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Cooler Master Tempest GP27U

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Cooler Master Tempest GP27U

In my case, I haven’t taken the step to the dark side yet, upscaling to 4K resolution on my primary monitor, I’m still running 2160×1440. This is mostly because it requires a really good computer for games to run well at high resolutions, but also because I mostly play FPS games where I usually drop the resolution down to support very high framerates. Now that I’ve recently built a new computer, the idea of ​​switching to a 4K screen is starting to come up again, so I was really excited when Cooler Master’s new show-off screen, the GP27U, showed up in the editorial office. On paper, it looks very promising, with an IPS panel, Mini-LED lighting, Quantum DOT film, HDR, all very fast with a response time of one millisecond. But does all of this justify the nearly £800 price tag.

As I said, Cooler Master really did it with the GP27U, the screen has just about everything you can imagine in terms of finesse and functionality. There’s a built-in KVM switch, which is handy if, for example, you have a home office and want to run two different computers with the same screen, keyboard, and mouse. With the touch of an on-screen button, you can easily switch between your personal PC and work computer without reconnecting any cables. The desk stand can be raised and lowered with adjustments in all directions, the base design resembles the Cooler Master logo and takes up quite a bit of space, which is something I really like instead of the wide, bulky feet that many monitors have It’s easy to get in the way of your keyboard and mouse. The design is clean, and I like the lighting on the back, which can be changed to any color, but the build quality of the screen itself leaves a bit to be desired, as it feels a bit plastic for the price, and I’d like to see more luxurious material options.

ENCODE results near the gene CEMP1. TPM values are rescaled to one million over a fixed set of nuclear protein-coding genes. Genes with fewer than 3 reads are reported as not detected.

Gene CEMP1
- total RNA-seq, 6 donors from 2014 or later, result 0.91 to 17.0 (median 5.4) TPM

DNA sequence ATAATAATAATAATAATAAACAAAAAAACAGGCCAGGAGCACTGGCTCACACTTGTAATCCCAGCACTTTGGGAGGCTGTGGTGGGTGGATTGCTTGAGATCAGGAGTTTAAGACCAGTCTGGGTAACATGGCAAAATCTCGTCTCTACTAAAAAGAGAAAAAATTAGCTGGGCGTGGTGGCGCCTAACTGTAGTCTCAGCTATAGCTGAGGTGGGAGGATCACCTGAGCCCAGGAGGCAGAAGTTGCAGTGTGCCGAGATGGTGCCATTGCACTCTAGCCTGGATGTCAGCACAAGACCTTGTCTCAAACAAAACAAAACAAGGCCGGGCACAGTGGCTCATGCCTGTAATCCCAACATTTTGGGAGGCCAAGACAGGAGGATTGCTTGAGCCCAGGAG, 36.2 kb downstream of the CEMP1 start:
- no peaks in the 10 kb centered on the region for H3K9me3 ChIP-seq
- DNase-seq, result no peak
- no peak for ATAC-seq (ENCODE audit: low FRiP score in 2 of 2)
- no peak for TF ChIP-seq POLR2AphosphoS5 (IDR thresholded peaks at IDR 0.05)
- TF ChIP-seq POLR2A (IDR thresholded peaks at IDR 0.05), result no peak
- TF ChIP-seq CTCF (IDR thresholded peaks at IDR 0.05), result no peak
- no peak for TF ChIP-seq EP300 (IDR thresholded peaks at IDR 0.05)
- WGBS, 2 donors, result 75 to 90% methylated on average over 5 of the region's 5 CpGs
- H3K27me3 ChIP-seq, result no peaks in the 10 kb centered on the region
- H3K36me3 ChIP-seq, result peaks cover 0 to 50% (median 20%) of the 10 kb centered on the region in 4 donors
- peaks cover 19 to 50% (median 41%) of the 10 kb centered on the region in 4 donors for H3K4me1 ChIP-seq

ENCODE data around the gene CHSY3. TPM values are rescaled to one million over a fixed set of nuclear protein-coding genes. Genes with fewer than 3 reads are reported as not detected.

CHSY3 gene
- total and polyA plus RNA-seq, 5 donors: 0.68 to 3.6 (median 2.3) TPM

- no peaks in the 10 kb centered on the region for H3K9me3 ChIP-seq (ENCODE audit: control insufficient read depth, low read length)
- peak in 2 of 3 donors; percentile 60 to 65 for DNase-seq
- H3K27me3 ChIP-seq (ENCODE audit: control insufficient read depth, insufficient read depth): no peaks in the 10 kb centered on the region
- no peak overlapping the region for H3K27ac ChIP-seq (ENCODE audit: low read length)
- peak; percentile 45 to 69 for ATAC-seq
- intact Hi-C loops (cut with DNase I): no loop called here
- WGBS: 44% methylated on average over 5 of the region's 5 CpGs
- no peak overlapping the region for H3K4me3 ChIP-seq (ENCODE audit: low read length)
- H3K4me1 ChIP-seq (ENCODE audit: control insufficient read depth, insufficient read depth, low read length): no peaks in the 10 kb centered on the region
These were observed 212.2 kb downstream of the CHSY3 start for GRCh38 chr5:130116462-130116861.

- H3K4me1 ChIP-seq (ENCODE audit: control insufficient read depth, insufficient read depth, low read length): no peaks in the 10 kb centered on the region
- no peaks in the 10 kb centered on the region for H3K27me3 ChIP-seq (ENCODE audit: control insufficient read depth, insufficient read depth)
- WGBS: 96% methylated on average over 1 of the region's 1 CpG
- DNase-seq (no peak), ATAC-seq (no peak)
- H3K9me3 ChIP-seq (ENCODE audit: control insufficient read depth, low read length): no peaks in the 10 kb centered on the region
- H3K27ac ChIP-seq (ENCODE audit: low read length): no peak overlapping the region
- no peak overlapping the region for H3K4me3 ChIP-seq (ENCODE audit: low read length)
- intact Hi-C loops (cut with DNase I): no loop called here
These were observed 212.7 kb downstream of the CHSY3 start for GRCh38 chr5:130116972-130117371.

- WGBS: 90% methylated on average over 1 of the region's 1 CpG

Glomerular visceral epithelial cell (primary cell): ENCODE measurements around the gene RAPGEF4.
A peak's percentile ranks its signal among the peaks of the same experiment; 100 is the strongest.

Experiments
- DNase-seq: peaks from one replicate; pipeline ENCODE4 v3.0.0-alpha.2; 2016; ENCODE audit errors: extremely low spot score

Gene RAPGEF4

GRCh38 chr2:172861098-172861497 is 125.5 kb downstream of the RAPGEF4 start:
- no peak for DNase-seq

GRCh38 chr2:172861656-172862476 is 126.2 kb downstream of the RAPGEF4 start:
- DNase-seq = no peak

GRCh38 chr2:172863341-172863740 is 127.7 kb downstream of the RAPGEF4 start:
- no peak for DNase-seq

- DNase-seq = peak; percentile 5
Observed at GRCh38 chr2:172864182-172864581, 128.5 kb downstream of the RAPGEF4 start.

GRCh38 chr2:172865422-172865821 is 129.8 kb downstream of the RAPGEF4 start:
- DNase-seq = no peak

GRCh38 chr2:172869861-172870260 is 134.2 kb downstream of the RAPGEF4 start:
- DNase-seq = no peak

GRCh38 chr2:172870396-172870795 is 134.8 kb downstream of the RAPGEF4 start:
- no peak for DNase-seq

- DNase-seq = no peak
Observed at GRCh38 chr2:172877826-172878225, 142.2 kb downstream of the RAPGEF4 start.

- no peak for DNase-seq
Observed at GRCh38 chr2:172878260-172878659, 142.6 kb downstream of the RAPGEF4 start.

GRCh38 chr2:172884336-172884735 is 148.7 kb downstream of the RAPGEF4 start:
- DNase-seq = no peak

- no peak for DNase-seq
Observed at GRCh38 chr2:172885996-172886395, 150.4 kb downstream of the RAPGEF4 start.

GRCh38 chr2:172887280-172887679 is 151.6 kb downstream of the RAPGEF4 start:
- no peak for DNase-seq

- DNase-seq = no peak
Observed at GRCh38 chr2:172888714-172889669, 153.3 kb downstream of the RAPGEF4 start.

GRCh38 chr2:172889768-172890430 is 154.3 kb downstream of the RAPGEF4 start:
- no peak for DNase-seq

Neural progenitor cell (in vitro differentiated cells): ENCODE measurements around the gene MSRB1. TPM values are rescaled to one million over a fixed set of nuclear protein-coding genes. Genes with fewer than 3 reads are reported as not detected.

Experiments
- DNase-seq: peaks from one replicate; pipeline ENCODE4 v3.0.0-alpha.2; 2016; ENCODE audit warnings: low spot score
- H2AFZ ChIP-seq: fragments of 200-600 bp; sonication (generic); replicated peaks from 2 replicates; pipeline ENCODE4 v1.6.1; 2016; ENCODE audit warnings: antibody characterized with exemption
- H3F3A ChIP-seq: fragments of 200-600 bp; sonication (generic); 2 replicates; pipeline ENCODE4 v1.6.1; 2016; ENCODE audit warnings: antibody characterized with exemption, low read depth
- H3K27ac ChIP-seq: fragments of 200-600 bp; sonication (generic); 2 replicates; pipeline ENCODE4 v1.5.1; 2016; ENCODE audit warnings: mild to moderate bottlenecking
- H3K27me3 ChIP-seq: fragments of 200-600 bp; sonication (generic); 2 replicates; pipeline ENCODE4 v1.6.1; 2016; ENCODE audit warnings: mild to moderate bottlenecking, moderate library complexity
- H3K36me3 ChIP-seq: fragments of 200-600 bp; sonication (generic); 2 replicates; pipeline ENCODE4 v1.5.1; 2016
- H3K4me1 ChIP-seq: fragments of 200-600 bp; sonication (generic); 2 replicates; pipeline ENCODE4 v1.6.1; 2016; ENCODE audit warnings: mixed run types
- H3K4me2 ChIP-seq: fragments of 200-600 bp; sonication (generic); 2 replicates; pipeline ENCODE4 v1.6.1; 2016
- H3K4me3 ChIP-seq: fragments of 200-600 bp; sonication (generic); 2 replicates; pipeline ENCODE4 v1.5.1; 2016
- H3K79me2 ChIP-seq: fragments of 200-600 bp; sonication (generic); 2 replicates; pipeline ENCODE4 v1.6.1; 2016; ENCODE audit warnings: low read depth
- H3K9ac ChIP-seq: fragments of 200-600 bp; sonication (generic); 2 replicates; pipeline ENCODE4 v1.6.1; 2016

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Cooler Master Tempest GP27U

The picture on this screen is one of the absolute best I’ve seen, otherwise it would be weird, I guess considering what they put in it. Because out of the box the IPS panel with Quantum DOT film has incredibly good color reproduction and it feels like every graphic element has been hand chiseled because the clarity is top notch. It has Mini LED backlighting with 576 local dimming zones and displays in blacks and contrast that are really, really dark when needed. However, the viewing angles aren’t great, and it’s not the kind of screen you’d watch a movie with friends. But what really impressed me was the brightness, as its 1200 nits (in HDR max mode) hurt my eyes at full brightness, which is pretty unusual. Fortunately, adjusting to the proper level is easy using an in-screen menu that’s clear and easy to use.

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Cooler Master Tempest GP27U

The panel in the screen has a refresh rate of 160Hz, which may seem a bit low, but considering it’s 3840×2160 resolution, it would take a very powerful computer to deliver more frames per second. Bottom line, if you want to max out all the graphics, you don’t need a higher frequency, I think it’s hard to see the difference compared to, say, a 240Hz screen. Response time on screen should be one millisecond like on paper but it’s not quite right in reality when you measure in game it’s stuck at a little over two milliseconds but for those who aren’t pro gamers That’s enough for me when I play Call of Duty: Modern Warfare II and Counter-Strike: Global Offensive. What’s really cool is that it’s a 4K screen and games like Shadow of the Tomb Raider and Cyberpunk 2077 look absolutely amazing and everything is on ultra the graphics are unmatched and it hits another level of the gaming experience itself , with rich detail.

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Cooler Master Tempest GP27U

The Cooler Master Tempest GP27U is a very good screen, but it’s going to be a big hit on your wallet, and it’s best suited if you plan to play graphics-intensive games that support HDR. It can also be used as a graphics screen, but requires calibration as it is not optimized at the factory.

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